The cigar itself is a cigar made at NASCA in Esteli, Nicaragua for Asylum Cigars, the company of Christian Eiroa and Tom Lazuka. I do like the regular Asylum 13 robusto and I always like the way barber poles look so if this was a robusto size I’d be quick to try one, especially since its a barber pole that doesn’t use Connecticut shade as a contrast wrapper, most of the times that kills the cigar for me because I hate Connecticut shade even more than I hate big ring cigars, although they come pretty darn close to each other.


The cigar, first of all, I love the name, its big, its green, so its an ogre. And it doesn’t come wrapped in cellophane but to protect the foot the foot is wrapped in a piece of wrapping paper. The ring is big, simple, shiny black with white lettering saying Asylum 13 and little drawings of something, but I don’t know what, could be a flower, a cloud of a mental patient from an asylum mooning me. They are all connected by a red dotted line. The ring doesn’t make any sense to me, but maybe thats deliberate to match the name. The quality of the printing is fine though. Then the wrapper, the brown wrapper is nice and dark, like dark oak and mild shiny while the candela wrapper is more rustic with more veins. They make a nice contrast. The construction feels good, and the dark cap is placed razor sharp on the top of the cigar, creating a beautiful horizontal line on the parts with the candela wrapper. The cigar has a mild and fresh smell to it, a little grassy too but I guess that comes from the candela wrapper.


I cut the cigar instead of punching it because I felt punching it wouldn’t be enough. The cold draw is great and tastes a little bit of raisin and a lot of pepper. Because of the ring gauge I opted for a torch flame and it still took a minute to get the cigar properly lit. I taste coffee with grass and pepper. I also taste a little sweetness. After half an inch the cigar gets creamy like butter with a lot of pepper. After an inch and a half I taste some vanilla and with the cream I think of vanilla ice cream but with lots of pepper. Near the end I taste nuts and pepper and the flavors are still creamy.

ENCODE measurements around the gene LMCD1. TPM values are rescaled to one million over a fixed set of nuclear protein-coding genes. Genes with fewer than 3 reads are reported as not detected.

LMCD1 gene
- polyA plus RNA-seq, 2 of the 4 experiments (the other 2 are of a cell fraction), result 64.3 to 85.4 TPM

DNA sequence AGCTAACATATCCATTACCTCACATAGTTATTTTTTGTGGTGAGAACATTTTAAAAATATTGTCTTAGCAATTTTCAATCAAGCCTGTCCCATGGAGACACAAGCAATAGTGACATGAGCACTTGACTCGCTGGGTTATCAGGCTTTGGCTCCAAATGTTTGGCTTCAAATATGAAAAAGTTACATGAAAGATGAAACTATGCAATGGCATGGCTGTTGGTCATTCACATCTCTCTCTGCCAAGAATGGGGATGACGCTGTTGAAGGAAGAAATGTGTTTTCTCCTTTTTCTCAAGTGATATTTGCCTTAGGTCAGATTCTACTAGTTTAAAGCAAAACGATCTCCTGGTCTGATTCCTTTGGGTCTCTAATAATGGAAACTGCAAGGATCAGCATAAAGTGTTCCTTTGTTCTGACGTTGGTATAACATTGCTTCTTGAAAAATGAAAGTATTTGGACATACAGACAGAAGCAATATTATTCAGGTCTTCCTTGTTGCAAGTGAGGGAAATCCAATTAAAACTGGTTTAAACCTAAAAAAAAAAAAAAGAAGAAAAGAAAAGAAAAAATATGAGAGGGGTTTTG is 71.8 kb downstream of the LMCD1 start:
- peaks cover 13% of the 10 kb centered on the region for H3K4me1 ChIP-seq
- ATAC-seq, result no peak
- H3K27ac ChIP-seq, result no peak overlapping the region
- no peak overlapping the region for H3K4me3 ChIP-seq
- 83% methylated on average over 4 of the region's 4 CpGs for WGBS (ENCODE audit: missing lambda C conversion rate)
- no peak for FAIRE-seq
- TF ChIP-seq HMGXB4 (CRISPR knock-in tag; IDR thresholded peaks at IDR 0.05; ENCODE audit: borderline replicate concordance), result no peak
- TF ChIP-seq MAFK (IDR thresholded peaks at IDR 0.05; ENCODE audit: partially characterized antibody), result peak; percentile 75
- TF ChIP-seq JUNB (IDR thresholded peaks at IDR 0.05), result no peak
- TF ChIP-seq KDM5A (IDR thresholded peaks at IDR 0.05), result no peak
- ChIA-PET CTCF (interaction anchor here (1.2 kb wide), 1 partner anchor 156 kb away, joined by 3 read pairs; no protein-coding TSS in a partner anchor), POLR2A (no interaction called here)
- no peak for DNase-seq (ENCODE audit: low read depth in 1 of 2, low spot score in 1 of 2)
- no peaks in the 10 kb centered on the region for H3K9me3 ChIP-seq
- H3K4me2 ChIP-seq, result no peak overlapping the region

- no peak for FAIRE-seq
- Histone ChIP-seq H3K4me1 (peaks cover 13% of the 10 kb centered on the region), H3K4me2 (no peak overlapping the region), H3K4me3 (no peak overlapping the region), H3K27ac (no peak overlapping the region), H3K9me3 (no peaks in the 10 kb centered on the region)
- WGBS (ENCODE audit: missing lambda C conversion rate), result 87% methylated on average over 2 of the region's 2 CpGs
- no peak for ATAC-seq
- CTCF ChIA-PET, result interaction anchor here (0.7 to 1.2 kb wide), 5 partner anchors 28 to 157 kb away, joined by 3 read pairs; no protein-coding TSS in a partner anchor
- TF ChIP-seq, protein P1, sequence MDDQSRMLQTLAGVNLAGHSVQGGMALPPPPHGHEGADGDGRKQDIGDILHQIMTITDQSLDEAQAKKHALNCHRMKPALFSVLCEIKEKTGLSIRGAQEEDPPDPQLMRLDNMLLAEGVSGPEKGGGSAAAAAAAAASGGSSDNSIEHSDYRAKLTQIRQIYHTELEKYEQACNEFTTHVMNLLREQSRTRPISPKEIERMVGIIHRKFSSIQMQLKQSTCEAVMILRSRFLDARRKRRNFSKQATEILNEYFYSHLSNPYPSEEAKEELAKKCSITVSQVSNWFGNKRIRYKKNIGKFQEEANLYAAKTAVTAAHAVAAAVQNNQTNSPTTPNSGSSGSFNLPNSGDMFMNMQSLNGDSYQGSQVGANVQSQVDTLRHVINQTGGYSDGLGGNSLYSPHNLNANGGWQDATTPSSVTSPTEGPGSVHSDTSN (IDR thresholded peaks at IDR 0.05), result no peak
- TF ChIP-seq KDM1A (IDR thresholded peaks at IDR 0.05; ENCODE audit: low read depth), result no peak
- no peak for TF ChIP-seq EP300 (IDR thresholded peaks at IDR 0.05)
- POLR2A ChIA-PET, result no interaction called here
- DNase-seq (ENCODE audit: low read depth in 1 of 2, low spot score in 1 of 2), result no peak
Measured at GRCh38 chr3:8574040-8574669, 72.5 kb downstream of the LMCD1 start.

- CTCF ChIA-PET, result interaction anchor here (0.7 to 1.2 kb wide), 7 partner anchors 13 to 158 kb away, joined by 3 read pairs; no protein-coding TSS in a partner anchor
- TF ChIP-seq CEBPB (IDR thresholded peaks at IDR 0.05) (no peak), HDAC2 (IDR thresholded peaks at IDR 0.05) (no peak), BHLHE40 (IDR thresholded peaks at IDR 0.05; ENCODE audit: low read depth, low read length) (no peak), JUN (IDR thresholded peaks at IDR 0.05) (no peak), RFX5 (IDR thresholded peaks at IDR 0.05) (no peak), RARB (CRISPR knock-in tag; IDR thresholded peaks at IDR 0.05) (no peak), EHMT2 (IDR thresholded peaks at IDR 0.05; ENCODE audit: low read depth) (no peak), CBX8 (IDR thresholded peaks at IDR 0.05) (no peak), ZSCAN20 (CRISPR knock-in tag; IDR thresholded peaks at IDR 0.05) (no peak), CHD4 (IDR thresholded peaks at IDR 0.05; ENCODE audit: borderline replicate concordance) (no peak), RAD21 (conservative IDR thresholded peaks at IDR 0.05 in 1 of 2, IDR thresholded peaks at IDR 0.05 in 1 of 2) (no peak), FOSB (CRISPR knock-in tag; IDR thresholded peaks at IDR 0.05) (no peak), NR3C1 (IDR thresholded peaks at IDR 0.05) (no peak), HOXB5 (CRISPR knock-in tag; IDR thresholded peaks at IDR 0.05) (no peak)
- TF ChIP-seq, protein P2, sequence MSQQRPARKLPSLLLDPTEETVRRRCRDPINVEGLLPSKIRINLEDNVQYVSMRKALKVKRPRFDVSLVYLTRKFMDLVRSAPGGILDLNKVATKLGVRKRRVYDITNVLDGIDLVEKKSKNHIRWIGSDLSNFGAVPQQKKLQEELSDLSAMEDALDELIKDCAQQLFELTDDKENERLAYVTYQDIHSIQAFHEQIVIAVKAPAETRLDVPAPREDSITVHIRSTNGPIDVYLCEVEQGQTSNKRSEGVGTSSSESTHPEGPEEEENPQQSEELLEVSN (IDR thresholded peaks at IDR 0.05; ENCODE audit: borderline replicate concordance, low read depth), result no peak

The smoke is medium thick and medium in amount. The draw is a little too easy, but that’s expected from a 70 ring cigar. The ash is light gray and frayed but very firm. The burn is uneven, but I never had a barberpole with an even burn, the different wrappers all burn with their own speed. I actually have to work to keep the cigar lit. As expected there isn’t a bit of evolution as is always the case with big ring gauge cigars. The cigar is medium bodied at most and medium plus flavored. The amount of pepper surprised me though. The smoke time is less than I expected, only two hours but it’s long enough for me.

Would I buy this cigar again? No, but I would try the lancero or the robusto if they ever make it to The Netherlands

Score: 85
85

Categories: 85, Asylum, Nicaragua American Cigars S.A., Nicaraguan cigars